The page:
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New Contributor
Posts: 3
Registered: ‎11-17-2014

Buying a 70D body this week. Any lens suggestions would be VERY helpful.

I know a lot of people debate about getting a camera with a kit lens or getting the body and then a better lens. I am not asking about that. The deal I am getting through Adorama is for the body only so I have to get a separate lens. For right now I just want the best possible "general" lens I can get for a decent price. So I am considering getting the normal 18-55 STM lens that would normally come with the kit but I wanted some opinions about if there was anything better for the price or around the price. This is canons rebate form with some lenses and I would also consider 3rd party lens suggestions. http://www.adorama.com/pdfs/rebates/Canon_MIR_Nov_2014.pdf

 

If you had to get the body only please let me know what you would get for a general lens. If there is something similar to the kit lens price (or a little higher) that is better I would like to get that. Thank you!!

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Posts: 1,735
Registered: ‎02-28-2013

Re: Buying a 70D body this week. Any lens suggestions would be VERY helpful.

There really isn't a best lens.  There are so many options out there that you have to choose which is best for you and your needs.  I will, however, steer you away from the kit lens.  It's really not that good, it's not durable, and it's money that could be spent elsewhere.  If you're ok with a lower quality lens like this at least get something like the 18-135.  The image quality isn't spectacular, but at least you get a wide focal length range.

 

The next step up are lenses like the 17-55 2.8 and 15-85.  Both are EF-S lenses, but regarded for good image quality.  The 17-55 gives you shorter range, but a constant 2.8 aperture.  On the other side, you get more range with the 15-85 but you don't get the wide(ish) f/2.8 , nor the constant aperture.

 

The problem with both of these lenses is that they put you into another price category (they MSRP around $800, but you could get them refurbished or used for less).  For the same price you could get the 24-105 L.  It's a kit lens for full frame cameras so a lot of people buy the kit then sell off the lens, brand new.  You can get great deals ($600) on a really good lens.  Much better build quality than the above, and good image quality.  The downside is that 24mm isn't very wide on a crop sensor.  But you could supplement with the 10-18 or 10-22 if you really wanted the wide side.

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Frequent Contributor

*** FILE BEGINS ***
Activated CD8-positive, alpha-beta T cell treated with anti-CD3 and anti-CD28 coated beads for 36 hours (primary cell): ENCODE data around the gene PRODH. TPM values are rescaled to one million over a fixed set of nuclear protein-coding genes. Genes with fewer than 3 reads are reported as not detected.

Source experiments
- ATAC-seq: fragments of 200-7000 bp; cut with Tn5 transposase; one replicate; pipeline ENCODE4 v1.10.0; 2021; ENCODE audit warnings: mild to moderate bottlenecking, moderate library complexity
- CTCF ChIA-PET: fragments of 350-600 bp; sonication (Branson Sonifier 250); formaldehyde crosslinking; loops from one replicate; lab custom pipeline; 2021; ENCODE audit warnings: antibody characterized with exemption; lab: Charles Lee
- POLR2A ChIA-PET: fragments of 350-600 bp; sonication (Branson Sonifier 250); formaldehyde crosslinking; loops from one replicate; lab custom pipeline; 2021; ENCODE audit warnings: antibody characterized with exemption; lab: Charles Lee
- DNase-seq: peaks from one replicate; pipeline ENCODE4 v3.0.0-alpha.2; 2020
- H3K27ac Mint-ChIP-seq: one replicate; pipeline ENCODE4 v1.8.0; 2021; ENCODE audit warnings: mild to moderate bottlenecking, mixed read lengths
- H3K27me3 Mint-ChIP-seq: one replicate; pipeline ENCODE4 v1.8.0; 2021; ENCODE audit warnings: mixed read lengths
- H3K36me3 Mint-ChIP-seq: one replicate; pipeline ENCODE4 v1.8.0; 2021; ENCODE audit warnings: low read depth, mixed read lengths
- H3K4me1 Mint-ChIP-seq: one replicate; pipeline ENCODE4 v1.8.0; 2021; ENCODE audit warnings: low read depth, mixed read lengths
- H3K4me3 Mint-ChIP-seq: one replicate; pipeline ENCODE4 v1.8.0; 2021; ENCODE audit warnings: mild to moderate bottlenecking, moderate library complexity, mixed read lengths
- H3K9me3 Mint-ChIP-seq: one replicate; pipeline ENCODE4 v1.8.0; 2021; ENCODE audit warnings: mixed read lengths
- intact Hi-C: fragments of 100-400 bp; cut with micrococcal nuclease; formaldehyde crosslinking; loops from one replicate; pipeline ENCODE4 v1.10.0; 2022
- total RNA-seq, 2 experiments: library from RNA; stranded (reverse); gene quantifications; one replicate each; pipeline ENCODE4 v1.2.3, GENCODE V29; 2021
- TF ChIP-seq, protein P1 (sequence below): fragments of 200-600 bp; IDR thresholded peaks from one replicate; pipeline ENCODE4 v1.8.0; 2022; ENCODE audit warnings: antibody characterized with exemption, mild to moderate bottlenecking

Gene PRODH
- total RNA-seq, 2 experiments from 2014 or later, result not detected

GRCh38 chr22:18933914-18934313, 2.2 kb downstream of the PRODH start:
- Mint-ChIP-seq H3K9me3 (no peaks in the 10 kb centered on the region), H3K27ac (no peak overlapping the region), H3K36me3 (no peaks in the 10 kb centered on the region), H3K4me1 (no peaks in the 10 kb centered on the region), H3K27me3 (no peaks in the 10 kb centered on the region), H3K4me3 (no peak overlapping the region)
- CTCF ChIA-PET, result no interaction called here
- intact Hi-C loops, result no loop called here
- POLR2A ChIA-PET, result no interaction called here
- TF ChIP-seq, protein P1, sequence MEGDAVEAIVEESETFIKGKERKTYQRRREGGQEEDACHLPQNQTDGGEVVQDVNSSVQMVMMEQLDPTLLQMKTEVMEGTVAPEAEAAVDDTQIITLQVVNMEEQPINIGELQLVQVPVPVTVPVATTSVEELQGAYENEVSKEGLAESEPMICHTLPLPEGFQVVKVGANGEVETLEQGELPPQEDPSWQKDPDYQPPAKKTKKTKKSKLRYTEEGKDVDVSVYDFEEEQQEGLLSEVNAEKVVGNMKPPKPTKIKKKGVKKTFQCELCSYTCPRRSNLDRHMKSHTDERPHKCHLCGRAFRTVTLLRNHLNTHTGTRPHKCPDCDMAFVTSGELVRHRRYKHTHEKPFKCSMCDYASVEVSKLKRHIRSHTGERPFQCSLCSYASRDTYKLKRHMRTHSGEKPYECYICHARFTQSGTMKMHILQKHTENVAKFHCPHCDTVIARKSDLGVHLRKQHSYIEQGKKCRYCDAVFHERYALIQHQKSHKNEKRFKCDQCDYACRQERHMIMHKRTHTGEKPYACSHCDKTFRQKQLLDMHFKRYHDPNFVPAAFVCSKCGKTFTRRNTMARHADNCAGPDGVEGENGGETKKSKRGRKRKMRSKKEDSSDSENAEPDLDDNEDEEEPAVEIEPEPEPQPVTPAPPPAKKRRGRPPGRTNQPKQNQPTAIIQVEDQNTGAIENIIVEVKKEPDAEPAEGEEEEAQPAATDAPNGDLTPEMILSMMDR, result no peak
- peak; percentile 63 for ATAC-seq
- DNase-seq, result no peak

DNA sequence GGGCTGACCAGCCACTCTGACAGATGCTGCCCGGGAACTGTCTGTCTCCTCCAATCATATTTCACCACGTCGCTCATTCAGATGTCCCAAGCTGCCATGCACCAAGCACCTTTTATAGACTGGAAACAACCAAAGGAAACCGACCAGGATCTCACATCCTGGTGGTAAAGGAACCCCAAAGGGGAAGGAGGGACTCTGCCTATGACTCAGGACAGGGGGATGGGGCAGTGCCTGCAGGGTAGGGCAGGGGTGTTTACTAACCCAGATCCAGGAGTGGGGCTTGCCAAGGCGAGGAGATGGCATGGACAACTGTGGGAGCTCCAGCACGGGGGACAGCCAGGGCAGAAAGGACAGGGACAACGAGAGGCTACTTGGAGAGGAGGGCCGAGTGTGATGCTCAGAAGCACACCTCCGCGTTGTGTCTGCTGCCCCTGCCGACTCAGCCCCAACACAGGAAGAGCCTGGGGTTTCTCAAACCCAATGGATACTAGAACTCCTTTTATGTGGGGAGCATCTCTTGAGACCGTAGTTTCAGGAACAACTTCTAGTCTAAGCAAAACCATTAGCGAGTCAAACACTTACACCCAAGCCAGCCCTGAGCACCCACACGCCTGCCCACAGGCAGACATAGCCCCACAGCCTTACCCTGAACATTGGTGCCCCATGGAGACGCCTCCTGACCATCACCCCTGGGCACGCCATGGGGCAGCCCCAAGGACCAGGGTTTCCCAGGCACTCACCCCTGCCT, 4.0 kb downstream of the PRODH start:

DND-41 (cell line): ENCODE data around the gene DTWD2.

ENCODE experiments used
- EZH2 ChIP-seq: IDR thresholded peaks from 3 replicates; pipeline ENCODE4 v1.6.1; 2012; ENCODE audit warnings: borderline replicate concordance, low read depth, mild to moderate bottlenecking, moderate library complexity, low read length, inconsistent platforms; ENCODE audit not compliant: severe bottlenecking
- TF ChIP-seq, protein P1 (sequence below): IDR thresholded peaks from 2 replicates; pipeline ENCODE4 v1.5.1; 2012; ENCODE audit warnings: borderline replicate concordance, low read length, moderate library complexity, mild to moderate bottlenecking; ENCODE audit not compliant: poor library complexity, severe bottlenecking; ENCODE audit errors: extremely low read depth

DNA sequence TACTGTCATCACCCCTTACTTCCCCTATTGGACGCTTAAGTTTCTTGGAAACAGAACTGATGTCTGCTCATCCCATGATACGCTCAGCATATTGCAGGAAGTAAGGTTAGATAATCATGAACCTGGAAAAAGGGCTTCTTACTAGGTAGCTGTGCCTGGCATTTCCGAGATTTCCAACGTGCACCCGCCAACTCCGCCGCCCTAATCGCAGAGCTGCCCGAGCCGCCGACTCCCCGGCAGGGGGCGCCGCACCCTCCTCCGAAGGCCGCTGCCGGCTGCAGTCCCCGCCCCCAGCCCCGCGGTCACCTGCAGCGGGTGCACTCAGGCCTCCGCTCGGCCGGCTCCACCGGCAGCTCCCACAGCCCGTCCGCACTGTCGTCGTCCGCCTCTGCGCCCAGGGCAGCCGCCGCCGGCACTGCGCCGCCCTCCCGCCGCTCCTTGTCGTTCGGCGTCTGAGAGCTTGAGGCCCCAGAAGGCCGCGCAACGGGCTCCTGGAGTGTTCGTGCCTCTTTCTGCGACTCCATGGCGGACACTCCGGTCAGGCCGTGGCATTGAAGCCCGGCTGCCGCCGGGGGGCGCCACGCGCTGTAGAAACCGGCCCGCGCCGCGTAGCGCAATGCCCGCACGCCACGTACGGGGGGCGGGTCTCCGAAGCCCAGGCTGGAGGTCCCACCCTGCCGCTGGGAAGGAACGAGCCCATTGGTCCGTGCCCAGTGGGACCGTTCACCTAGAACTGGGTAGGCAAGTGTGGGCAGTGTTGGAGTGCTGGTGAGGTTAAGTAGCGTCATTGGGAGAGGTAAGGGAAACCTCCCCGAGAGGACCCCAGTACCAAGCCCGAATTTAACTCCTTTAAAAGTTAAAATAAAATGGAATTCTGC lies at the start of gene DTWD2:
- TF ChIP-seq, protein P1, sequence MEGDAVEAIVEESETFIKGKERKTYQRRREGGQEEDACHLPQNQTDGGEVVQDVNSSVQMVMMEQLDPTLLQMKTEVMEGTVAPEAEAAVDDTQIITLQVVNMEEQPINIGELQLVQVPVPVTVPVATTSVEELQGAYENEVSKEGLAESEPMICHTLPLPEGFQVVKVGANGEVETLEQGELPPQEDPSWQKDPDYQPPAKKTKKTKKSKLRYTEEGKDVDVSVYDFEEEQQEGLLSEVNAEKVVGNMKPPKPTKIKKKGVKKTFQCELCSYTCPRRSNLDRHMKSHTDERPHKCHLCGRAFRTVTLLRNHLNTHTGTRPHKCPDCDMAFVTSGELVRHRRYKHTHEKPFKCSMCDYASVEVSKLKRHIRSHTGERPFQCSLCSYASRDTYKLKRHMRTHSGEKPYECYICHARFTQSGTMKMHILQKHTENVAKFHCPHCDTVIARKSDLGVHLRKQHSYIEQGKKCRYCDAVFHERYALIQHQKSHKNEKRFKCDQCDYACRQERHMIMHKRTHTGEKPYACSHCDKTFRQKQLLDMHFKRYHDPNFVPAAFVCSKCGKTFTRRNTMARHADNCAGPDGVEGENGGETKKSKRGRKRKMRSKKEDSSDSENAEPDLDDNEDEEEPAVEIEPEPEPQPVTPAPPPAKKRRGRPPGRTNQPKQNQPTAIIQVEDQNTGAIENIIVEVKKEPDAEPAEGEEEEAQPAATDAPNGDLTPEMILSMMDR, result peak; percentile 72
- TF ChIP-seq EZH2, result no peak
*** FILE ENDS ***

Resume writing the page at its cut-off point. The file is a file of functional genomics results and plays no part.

Posts: 34
Registered: ‎10-19-2014

Re: Buying a 70D body this week. Any lens suggestions would be VERY helpful.

[ Edited ]

How are you planning to use the camera? What do you anticipate being your primary subjects? What lenses do you already own if any?  What is your budget?  Would you be comfortable buying previously owned from a reputable seller like KEH.com?

 

good glass is expensive for a reason and they couldn't get the price if the lenses didn't deliver.  Previously owned L series can be had for "reasonable" prices and pretty much all the major retailers (Adorama, B&H, Roberts Imaging) have used departments.  KEH specializes in used.   I am a wildlife biologist by education and my very first lens was the old, manual focus 50mm f:3.5 macro.  Unbelievably sharp, but one did need light and good camera technique when using good old Kodachrome 25.  Perhaps a couple of prime lenses instead of a zoom might be a better choice.  Prime lenses, esp the L series tend to be optically better than the zooms (even the L series). 

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Posts: 13,159
Registered: ‎12-07-2012

Re: Buying a 70D body this week. Any lens suggestions would be VERY helpful.

There are some really good choices out there for lenses but the EFS 18-55mm is one I would not even consider.  Especially for a EOS 70D.  It is a step up camera compared to the Rebel line for which the above lens is intended.  It is always best to keep your equipment level in quality terms.

And if there is a "kit" out there that you like, that is the "best way" to get the lens the cheapest.

The EF 24-105mm f4 L is the best buy in the Canon line.

EOS 1DX and 1D Mk IV and several lenses!
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Esteemed Contributor
Posts: 3,849
Registered: ‎06-11-2013

Re: Buying a 70D body this week. Any lens suggestions would be VERY helpful.

The EF-S 17-55mm f/2.8 IS USM offers an f/2.8 focal ratio available at all focal lengths in the zoom range.  This boosts performance in lower light and also allows for a narrower depth of field (when you want to deliberately blur the background but have a tack-sharp subject -- although that works better at longer focal lengths because depth of field naturally gets broader at short focal lengths.)  USM lenses have very fast focusing motors.  USM lenses allow for continuous manual focus at all times -- even when the camera has auto-focus swtiched on.  This is because the focus ring has a clutch which allows the ring to slip (intentionally) against the focusing mechanism -- so you can't hurt it if the camera wants to go one way and you want focus to go the other way.  Lenses which regaular auto-focus motors should not be manually focused unless you switch off the AF system to avoid damaging the mechanism.

 

The STM lenses are faster to focus than the standard kit lenses.  They're not quite as fast as USM but much faster than standard focusing motors.  The focus performance is great for video.  The STM is also designed to be extremely quiet -- so quiet that if you record video using the internal microphone the camera will not be able to pick up noise from the focus motors (sometimes it can... but it's very faint.)

 

STM lenses are "focus by wire".  There is no mechanical connection between the focus ring on the lens barrel and the actual focus mechanism inside.  Instead it senses that you are turning the focus ring and the motors move focus with you.  This means you get "full time" manual focus even when the lens is in AF mode... but the lens has to be "awake" for this to work.   If you release the shutter button... after a few seconds the camera's metering and focus system goes to sleep (but the camera stays on) -- this saves power of course -- but it also means that turning the focus ring does nothing.  You have to touch any button that wakes up the focus or metering system (e.g. half-press the shutter will do this) and then the STM lens will follow your focus changes.